This arrangement resulted in many coups once the existing alliance fractured. However, there seems to be an unwritten rule among these caudillos that despite changing circumstances, they will not change the social structure of the country. It was only Fidel Castro who broke this rule by executing the traditional caudillos of Cuba.
Having said that, the installation of a highly centralized system of government by the Americans diminished the role of the potential caudillos in the Philippines. However, this is the danger we now face, if we federalize. This early, we can identify the potential caudillos in a federal system of government we shall install. They are the present ruling political dynasties. Conferring on them additional powers of government in the form of the autonomy that will be guaranteed in a federal Constitution, each with its own state militia, will mean a revival of the caudillo system which we escaped from with the American occupation.
Thus, instead of forging national unity as the proponents of federalism claim, we could instead end up balkanizing our country. We can safely assume that in the northern state if Ilocos, Ferdinand Marcos will be depicted as a hero. There goes national unity. Education will be one of the autonomous powers devolved to each state. We hope our countrymen will carefully evaluate and not readily accept the proponents of federalization, that this route will foster national unity and hasten our national development. It is based on a false premise: the unitary government is no good and not suited to our country.
The Gabaldon schoolhouses, the buildings of the Supreme Court, the National Museum, the Post Office and the Agrifina Circle were all constructed in the American colonial era, but they still stand in all their majesty. By way of contrast, the schoolhouses and government buildings built since 1946 are toppled or need reconstruction after every calamity. The reason for this is the buildings constructed in the past were built to specifications. There were no kickbacks then. Their modern counterparts were sloppily built because of kickbacks. They are stark proof that the unitary system of government works because it did very well for us in the past.
It is an established rule in reorganizations that you not only restructure the organization, but also at the same time, you lay off personnel and bring in new blood. There is a small group of existing staff whom you may retrain. But the majority you lay off, more so in our present case when a sizeable number of policy-level personnel are tainted with corruption. Under the current proposal by the administration, we will restructure our government, but the same politicians that failed to make the unitary system work since we regained our independence in 1946 will remain in office. It is a deeply flawed approach. It is difficult to conceive of any management consulting agency which will uphold this approach. If you have a play with bad actors, you will get a consistent lousy outcome if you just keep changing the play but keep retaining the bad actors.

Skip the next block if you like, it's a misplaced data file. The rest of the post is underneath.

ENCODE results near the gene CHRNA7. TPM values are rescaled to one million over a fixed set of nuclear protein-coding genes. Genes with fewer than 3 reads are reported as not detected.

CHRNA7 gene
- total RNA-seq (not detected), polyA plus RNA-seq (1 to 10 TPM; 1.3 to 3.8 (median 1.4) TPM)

Hopefully, our countrymen will study our history incisively and consider when we vote on a new Constitution, whether what we need is to change our government structure, or whether we might be better off changing the politicians running our government. In this respect, we can start by voting out of office the members of the political dynasties and ensure that in the next Constitution we draft, we will have strong sanctions against political dynasties.
Retired Ambassador Hermenigildo Cruz served as ambassador to Chile and Bolivia. He holds the degree of Master of Law and Diplomacy (MALD) major in International Development jointly conferred by Tufts and Harvard Universities.
Ambassador Hermenegildo C. Cruz